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I'm seriously confused by all the above reviews here for Ormonde Man !? And completely disagree with most, except a very few ! ... Far too many contradictions. I mean, half mention the scent being "light, with no longevity", whereas the other half profess "intense, with "excellent longevity" ??? ... This therefore leads me to believe that the fault lies not with the scent itself, but rather more so with some noses, I suspect !?
Then a load of bizarre comparisons with a host of diverse scents, all of which smell nothing like it. (Tam Dao ??, CdG II Man ??, Nemo ?? etc. etc.? ~This really couldn't be further from the truth ! Sorry, no similarities whatsoever !)
The scent "opens" with a blend of Juniper and spicy notes. Of which most apparent are Cardamom and Pink Pepper, and to a lessor degree Coriander. All enveloped in Bergamot, which very soon lifts. The spices soon after recede too, to give way to the most prolonged stage of the scent, it's heart accord of Black Hemlock and Oud. ...
Now the Hemlock and Oud here are actually (supposed to be !) real/natural and not just some or other synthetic "note". ... (Ms. Pilkington (the perfumer) states that she uses up to between 2 to 3kg of "Hemlock compound" for every 150 bottles of scent). ... Which is actually pretty impressive, I thought !
And the Hemlock I can certainly smell abundantly, sitting "centre stage", and it does smell natural to me. ... However, the Oud's presence completely escaped me unfortunately ! I'm afraid, I could not smell it at all ??? Or else, it's not an oud I could recognise (or am more used to). ... Unless, it's the Oud which is lending the scent it's woody aura perhaps ??? Which, of course, is quite possible. ... Though I suspected that was just the Cedar and Sandalwood shining thru from the base ???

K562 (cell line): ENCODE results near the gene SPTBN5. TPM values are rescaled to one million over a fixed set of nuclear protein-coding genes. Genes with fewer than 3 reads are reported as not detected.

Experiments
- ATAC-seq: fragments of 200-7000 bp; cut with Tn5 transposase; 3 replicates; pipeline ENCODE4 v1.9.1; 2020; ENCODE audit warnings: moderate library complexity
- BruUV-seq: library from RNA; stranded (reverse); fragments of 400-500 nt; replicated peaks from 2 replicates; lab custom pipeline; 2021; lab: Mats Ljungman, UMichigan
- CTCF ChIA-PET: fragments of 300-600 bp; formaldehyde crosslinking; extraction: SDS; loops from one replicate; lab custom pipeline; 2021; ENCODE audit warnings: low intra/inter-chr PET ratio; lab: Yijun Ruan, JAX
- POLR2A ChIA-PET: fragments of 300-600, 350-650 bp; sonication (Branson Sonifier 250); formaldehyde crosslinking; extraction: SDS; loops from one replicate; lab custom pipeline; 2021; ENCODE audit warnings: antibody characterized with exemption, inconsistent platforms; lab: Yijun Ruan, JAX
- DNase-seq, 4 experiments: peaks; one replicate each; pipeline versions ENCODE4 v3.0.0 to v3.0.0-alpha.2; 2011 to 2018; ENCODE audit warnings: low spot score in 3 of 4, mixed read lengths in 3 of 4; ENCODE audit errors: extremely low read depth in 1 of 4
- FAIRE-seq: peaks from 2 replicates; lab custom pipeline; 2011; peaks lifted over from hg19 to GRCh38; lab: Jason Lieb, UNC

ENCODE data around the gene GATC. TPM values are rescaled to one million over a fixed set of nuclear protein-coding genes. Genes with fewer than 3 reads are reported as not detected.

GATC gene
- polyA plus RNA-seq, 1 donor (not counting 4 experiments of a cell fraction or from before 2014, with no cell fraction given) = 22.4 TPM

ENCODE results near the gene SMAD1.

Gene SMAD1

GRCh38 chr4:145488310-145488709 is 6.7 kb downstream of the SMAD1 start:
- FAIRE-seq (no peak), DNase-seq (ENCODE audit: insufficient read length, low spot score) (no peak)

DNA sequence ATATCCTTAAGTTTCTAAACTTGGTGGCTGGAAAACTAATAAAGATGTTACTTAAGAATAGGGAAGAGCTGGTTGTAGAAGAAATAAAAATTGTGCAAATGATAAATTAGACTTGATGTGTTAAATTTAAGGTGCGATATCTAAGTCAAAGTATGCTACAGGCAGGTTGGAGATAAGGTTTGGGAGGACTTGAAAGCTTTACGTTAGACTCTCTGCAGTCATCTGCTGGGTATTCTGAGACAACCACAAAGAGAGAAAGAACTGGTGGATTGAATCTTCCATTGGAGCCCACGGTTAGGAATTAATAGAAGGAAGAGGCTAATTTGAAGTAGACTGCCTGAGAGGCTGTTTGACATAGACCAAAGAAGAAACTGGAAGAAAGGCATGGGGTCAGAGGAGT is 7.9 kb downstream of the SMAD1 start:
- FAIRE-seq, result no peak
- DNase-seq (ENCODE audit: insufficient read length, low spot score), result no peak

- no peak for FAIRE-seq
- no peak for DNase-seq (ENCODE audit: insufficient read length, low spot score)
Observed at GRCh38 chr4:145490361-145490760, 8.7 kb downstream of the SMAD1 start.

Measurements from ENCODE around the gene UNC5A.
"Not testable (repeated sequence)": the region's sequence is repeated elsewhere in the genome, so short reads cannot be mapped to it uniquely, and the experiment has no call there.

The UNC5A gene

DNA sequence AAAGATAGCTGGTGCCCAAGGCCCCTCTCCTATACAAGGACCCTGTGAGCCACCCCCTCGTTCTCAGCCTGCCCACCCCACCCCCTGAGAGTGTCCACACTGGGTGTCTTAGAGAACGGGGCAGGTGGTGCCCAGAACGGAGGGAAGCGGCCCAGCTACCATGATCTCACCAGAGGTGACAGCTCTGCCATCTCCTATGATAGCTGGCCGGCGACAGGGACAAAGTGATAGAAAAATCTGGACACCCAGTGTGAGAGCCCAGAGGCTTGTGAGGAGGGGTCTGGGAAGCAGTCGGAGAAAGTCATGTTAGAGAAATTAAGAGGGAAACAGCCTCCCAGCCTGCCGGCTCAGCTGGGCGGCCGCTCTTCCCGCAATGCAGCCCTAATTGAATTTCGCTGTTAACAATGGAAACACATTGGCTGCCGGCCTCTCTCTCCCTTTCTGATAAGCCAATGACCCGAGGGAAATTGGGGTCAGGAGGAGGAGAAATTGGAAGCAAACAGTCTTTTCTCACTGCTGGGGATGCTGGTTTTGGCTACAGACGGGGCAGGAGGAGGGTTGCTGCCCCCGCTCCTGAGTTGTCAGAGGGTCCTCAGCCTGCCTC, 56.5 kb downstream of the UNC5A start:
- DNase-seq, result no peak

Now, on the Ormonde Jayne website, it mentions Hemlock being "Socrates chosen poison". However there is some "artistic license" going on here. For whilst this is correct, the hemlock that poisoned Socrates was actually entirely different to the Black Hemlock that's used here. "Poison Hemlock", the actual culprit, is actually a herb (with toxic root) belonging to the parsley family. Whereas the Black Hemlock used here is actually from an evergreen spruce tree from Canada ("Tsuga Canadensis"). And so therefore having a coniferous like odour. ...
The essential oil derived from Black Hemlock is apparently very similar to "Black Spruce". (So much so, that apparently their oils are sometimes blended together). It smells sweeter and softer than most evergreen oils, with a balsamic resinous odour, with green woody notes. ... And that is pretty much what Ormonde Man smells like ! (with some added subtle spices).
It's obviously a very well blended and accomplished fragrance. And even totally original, with it's unique first-time use of Black Hemlock in perfumery. However, I find I'm just not particularly attracted by it's scent, unfortunately. (Though I'm sure you "cone-head types" should really enjoy it ! Or, at very least, find it interesting).
I'm afraid, it's just a little too "safe" for me personally. But I can also still see it's attraction, and think it would make a perfect "office type scent". Or perfect for you less adventurous types ! ... I'm sure many will luv it !
01st December, 2009